What are you going to be for Hallowe’en? (If you’re going to dress up.)
(EDIT: I think I’m going to stick with the aging-hippie look, although I did get a neat-looking iridescent cape that’s probably so not fire-retardant that it would probably LOOK at a flame and turn to dust . . . so I could be a vampire hippie.)
What are you giving out? I’ll be answering the door with Tootsie Roll Pops and glow-in-the-dark packets of M&Ms.
Didn’t get to plug in my orange lightshow tonight, though, because. . . .
Our electricity was off ALL DAY today. They came to restore power at 10:02 PM after I called with my Sad Tale of Woe for the third time. It was MY fault. Hubby was quite pissed. I don’t know if I’m going to tell y’all about it. Finally, I called (for the fourth time) the outage number and told the person who answered that I had an elderly person who sleeps under oxygen in the house and that I really needed to know if they really were going to come sometime before midnight to fix things so that I could take her to a motel if not . . . somehow, I got a person who was easily guilted and/or was actually human, and he radioed the truck to come over and fix things. It took them only a second. There was a misunderstanding on my part and a dropped ball involved (not literally). *sigh* Everything I do is wrong.
Hurry: while the entry I’m talking about is still on the “top,” go read literary agent Jeff Kleinman’s “Reasons I Reject.”
He writes, in part:
[D]on’t come across as belligerent, or clueless, or desperate. Sound confident and comfortable – quickly and succinctly tell me about you and your work, and when you’ve done that, stop.
That was me. Desperate. A know-too-much who had too much to say about the various books and where they’d already traveled. Not submissive and potentialy too demanding. I think that’s how I blew it with the Big-Time Agent for _Camille’s Travels_ on the phone.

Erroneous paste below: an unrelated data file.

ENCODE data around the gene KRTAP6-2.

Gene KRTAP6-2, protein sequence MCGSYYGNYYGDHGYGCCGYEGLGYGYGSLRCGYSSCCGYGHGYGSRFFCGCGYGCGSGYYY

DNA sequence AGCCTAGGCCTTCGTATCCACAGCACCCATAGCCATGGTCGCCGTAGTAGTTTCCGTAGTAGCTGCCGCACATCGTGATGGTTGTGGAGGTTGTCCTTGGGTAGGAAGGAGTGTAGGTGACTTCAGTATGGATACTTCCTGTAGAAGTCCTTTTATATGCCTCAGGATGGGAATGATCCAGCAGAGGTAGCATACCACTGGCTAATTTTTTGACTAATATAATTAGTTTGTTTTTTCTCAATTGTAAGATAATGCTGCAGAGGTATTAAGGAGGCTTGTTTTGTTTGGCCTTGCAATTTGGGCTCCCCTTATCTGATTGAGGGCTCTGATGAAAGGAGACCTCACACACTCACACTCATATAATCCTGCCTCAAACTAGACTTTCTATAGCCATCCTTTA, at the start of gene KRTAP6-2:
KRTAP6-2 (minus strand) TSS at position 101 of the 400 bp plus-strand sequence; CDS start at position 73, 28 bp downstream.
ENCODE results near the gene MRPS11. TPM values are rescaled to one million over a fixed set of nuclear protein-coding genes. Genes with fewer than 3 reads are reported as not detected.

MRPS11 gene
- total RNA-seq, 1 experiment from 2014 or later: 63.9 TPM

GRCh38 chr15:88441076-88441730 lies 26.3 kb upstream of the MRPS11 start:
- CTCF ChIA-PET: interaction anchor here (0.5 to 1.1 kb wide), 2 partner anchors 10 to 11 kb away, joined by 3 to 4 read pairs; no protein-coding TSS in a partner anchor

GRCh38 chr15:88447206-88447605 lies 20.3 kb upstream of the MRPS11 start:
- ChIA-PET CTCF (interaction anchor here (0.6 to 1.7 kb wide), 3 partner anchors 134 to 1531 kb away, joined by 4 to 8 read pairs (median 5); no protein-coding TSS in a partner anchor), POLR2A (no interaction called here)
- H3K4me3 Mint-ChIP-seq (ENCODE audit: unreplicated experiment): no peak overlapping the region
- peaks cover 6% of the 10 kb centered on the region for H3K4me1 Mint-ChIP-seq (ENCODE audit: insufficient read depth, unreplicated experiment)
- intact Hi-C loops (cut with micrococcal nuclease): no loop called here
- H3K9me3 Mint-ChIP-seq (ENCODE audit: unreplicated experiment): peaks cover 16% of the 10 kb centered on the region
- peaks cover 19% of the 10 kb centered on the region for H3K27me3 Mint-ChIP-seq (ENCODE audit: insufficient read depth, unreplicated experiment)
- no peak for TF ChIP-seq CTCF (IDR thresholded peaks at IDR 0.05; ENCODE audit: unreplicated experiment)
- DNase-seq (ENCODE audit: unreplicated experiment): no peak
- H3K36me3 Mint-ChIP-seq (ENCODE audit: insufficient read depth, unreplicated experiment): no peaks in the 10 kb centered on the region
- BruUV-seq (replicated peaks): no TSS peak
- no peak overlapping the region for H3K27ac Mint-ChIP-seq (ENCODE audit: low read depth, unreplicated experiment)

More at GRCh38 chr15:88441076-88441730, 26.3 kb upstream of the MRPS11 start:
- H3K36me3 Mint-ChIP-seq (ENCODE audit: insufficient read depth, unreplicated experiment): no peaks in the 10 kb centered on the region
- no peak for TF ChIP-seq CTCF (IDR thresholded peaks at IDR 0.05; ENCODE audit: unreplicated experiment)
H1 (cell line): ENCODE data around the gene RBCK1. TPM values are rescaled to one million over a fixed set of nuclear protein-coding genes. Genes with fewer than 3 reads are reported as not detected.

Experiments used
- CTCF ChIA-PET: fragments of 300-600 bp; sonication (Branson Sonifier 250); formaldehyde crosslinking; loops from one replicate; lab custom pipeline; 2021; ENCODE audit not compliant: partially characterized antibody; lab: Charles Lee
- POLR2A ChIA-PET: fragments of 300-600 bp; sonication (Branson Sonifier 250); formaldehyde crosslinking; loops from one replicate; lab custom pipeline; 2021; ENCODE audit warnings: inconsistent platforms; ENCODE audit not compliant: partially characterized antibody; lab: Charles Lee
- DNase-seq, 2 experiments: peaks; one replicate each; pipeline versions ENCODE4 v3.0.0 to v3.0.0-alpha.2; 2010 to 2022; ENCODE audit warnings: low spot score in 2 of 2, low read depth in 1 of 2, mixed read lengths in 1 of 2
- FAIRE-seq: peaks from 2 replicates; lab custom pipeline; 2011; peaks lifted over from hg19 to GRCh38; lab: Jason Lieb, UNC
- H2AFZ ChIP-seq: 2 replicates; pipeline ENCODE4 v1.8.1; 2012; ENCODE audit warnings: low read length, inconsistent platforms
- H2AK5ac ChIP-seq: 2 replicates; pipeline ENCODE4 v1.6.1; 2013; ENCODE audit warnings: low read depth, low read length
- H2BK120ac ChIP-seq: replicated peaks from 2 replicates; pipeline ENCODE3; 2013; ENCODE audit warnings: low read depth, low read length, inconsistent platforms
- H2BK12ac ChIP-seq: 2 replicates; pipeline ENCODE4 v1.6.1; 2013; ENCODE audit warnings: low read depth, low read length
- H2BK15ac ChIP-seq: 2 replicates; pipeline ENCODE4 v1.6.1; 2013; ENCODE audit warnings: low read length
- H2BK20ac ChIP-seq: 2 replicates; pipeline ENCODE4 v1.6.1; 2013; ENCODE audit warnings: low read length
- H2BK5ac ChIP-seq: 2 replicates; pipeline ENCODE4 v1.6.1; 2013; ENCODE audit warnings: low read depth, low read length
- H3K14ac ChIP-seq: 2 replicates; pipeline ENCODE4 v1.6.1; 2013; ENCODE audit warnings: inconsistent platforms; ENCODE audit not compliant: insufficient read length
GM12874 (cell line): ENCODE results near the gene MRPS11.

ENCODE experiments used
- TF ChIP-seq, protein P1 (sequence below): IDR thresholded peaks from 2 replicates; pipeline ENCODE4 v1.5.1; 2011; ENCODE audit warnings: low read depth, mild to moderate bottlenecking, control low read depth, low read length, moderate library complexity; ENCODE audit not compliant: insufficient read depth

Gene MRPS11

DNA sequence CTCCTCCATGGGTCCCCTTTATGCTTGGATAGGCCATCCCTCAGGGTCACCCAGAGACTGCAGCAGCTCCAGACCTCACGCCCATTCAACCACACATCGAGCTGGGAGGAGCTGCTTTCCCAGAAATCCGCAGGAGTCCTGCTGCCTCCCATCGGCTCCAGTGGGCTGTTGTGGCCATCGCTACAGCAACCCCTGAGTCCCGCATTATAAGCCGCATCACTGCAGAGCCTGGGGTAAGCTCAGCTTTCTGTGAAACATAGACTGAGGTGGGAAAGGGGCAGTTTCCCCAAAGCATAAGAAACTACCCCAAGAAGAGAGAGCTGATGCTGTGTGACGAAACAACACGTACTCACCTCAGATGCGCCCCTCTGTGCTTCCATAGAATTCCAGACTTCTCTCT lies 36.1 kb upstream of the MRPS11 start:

Genre unclear. […] Go back to your bookstore and make sure there’s a clear, identifiable place on the shelf for your book, and be sure, in the cover letter, to tell me what it is. […] [T]he book needs to be true to what it is; but whether what it is is saleable is an entirely different matter.
Most of my other books have THIS problem. “I don’t know how I’d pitch it.”
So that’s why I wrote in the comment section of ‘s last entry that I wished I could believe what she’d typed–that if your book is good, it WILL be picked up by New York if you are persistent–and that I used to believe that, but I don’t any more. I had to grow up. I couldn’t remain the idealist and live in the real world.
(EDIT: ALthough the original post was regarding a guy who put forth the argument that he couldn’t get pubbed because publishing has a bias against men and towards women and he is getting blackballed ’cause he’s a guy–which doesn’t make any sense, really–Scalzi at WHATEVER adds this TNH quotation to my ammo. “All things being equal, it’s probably likely that what [the reject is] writing isn’t up to snuff, but even if it is, sometimes even that’s not enough; as Teresa Nielsen Hayden notes in her justifiably famous “Slushkiller” essay, sometimes a writer can do everything right and still not get their work taken.”)
Books and old movies are more real to me than reality. –apologies to , who said that about an acquaintance of hers, but it applies more to ME, I swear.